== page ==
Inside the Mind

What are dreams really made of? Are humans the smartest animal? What causes schizophrenia? Travel inside the mind and find out how the human brain works.

Your brain is more than a recorder of memories. It's also an editor of them — cutting out some bad parts, expanding some good ones, maybe even changing the story line over time. In what ways does your memory betray you?

Politicians and celebrities often lie or exaggerate claims that can be easily verified, but why?

Our playing fields have become center stage for the global discussion about concussions. Why didn't this happen sooner?

A good guffaw involves way more than just sputtering a few hearty hee-hees.

Ever tried to get your child, spouse or friend to do something by telling them to do the opposite? That's reverse psychology. But how often does it work?

Here's a hint: You're more likely to find one haunting a backroom than an attic.

Are you a fan of the dark arts of deception? Julie's about to help you get even better in this video.

They say a hungry man is an angry man. But a man who's just had a Big Mac combo may not be all that peaceful either.

If left-handedness offers an evolutionary advantage, why has the proportion of left-handed people not changed for 10,000 years?

Why does everyone remember Monday and Friday but not the days in between?

The nausea and dizziness that result from a concussion are bad enough. On top of those symptoms, do you have to worry about dying if you fall asleep?

Pain is subjective — what is excruciating to you might be tolerable to me. Which is why it's so difficult to measure and control.

The human brain might just be Pandora's box. Will we like what we find when we really take a look? It might just depend on how you interpret the data.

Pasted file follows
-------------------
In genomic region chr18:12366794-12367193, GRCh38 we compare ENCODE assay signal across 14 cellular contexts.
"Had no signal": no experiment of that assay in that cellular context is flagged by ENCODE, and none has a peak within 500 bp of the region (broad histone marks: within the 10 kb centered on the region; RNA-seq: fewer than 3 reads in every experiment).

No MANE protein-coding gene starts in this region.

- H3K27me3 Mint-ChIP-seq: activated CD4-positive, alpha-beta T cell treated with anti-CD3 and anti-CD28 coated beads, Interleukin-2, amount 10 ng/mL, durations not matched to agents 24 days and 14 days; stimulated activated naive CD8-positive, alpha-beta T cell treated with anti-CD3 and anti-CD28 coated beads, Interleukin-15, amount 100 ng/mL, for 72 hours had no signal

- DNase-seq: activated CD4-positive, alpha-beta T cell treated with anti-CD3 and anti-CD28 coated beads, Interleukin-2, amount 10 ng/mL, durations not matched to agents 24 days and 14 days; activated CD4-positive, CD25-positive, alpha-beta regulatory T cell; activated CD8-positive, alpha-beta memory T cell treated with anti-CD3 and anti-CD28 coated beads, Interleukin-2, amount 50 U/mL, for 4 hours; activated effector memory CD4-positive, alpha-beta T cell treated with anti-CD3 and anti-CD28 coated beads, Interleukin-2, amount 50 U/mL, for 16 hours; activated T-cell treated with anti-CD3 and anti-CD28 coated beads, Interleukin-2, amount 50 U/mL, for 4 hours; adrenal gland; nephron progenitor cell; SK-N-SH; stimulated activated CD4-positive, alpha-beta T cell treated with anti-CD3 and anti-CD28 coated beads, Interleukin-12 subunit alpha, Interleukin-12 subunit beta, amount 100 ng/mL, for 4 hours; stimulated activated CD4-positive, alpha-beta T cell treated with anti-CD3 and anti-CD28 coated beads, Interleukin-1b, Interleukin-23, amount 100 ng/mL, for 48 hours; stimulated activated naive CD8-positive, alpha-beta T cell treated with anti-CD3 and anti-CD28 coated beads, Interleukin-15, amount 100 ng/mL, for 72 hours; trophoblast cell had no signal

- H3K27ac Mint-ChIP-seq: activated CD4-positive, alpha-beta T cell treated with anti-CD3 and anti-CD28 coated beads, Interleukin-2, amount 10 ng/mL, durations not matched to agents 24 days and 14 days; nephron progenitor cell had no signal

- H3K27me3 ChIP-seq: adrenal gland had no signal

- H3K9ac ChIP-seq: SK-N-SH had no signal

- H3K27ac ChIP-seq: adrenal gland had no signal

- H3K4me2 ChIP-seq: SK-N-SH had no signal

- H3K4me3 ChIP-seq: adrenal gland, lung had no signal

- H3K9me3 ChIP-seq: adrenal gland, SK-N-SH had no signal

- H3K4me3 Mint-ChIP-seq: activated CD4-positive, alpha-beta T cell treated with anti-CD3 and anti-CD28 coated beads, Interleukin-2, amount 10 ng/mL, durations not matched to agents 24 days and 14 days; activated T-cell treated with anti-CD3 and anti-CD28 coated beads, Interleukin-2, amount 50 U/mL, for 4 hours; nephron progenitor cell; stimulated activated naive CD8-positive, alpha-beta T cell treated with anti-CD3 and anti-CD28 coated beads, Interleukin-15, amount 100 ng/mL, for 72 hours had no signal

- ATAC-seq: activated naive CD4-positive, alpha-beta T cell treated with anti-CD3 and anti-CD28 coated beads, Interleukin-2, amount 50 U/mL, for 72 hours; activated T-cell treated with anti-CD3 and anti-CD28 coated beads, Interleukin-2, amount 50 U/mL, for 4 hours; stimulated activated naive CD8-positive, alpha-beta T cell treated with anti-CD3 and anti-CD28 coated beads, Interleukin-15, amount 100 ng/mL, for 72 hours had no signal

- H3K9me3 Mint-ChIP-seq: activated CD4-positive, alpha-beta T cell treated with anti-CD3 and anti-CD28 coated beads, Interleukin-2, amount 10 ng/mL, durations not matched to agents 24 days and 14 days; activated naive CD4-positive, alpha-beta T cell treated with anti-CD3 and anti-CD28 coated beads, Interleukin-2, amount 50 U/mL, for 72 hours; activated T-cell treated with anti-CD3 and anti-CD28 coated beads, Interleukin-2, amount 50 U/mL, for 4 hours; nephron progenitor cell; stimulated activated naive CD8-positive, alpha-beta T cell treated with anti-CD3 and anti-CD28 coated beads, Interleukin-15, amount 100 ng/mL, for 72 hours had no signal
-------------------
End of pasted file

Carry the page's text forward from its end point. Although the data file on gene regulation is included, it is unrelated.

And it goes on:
You've probably experienced that moment where you're driving, get lost, turn down the radio, and then think, "Why did I just do that?" Hopefully, you got to your destination, but did you ever figure out why you turned down the tunes?

Nostalgia, contrary to centuries of common knowledge, appears to be a good thing. A really good thing.

Why does the experience of sleep paralysis often summon explanations of demonic visitations? Visit the place where dreams and reality overlap, and where science and myth attempt to interpret our hallucinations.

Have you ever met someone with a unique first name, and then all of a sudden you hear the name everywhere you turn? That's the Baader-Meinhof phenomenon. How did it get that handle?

Are you someone who likes to be social, but also values a little alone time? Are you sometimes critical of yourself? You are? Amazing! So how did we guess without actually knowing you? Welcome, friends, to the Forer effect.

Does your brain experience the kind of back-ups you see during your commute? Or are your neurons prone to road rage?

The same characteristics that help turn songs into earworms also help our brains store important bits of information. Why does the human brain love mad rhymes?

A friend may joke that he remembers going through a long, dark tunnel into a blinding white light – and being hit on the bottom by a doctor. But in general, most people don't remember being born or learning to walk. Why is that?

Your stomach is growling, your boss is demanding and the cereal you ate for breakfast is a distant memory. Could having a little snack save you from (unwisely) screaming at your supervisor?

Any kid knows that cuddling a plush toy is comforting. But with robotics added to the fluffy mix, stuffed animals can become therapeutic for elderly dementia patients.

When you see someone yawning, even in a picture, chances are a yawning urge will come over you, too. But is this also true of sneezing, and if so, why?

It's a wild world. One with all kinds of kooky and unexpected connections. Like the one between big brains and binge drinking. Or big brains and big hips. Here's a look at some of the head scratching-est correlations uncovered by researchers.